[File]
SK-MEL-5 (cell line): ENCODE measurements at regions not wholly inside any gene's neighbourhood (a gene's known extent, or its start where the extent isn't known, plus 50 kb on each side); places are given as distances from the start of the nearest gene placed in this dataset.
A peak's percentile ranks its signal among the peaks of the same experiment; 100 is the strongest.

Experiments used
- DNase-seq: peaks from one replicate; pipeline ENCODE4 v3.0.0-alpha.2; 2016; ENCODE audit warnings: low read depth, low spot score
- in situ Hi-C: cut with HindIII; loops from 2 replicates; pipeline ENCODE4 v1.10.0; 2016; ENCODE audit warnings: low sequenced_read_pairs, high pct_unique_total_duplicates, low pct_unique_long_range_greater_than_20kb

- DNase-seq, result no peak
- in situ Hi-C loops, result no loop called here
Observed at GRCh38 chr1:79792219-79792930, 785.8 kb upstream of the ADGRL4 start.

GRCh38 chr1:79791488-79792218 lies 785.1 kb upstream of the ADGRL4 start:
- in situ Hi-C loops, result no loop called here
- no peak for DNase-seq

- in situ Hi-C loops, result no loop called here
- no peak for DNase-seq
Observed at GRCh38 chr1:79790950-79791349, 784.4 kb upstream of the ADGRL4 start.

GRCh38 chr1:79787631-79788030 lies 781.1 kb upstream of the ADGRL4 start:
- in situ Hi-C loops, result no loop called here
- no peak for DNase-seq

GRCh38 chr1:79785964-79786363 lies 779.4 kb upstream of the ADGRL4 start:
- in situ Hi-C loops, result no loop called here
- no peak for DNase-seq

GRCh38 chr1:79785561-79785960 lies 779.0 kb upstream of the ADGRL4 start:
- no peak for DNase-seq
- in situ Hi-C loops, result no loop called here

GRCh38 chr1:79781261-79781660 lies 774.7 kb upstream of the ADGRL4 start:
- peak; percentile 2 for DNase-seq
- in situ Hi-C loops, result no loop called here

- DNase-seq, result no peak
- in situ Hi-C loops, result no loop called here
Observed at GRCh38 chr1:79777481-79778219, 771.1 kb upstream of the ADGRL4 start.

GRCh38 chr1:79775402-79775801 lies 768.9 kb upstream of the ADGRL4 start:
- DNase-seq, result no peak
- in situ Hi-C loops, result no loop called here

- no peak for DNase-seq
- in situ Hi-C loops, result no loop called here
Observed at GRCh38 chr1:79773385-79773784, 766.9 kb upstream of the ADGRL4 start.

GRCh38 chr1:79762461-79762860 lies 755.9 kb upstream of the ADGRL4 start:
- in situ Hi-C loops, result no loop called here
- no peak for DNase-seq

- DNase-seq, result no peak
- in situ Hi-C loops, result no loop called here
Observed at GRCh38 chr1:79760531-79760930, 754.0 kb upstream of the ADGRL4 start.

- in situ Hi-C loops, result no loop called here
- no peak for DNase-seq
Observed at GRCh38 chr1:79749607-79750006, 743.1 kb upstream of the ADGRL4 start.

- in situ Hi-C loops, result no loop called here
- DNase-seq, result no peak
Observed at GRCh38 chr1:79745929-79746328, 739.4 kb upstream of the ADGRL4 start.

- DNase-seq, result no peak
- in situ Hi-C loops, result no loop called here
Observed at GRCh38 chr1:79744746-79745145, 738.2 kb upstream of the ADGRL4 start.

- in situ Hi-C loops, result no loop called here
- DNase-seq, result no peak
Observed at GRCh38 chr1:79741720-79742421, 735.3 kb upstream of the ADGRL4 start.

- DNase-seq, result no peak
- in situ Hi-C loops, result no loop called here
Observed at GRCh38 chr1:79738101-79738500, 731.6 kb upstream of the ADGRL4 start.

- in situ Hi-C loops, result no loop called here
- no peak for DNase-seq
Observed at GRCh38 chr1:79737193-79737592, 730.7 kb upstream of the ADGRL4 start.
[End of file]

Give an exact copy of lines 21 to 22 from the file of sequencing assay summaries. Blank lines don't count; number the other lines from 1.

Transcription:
GRCh38 chr1:79785561-79785960 lies 779.0 kb upstream of the ADGRL4 start:
- no peak for DNase-seq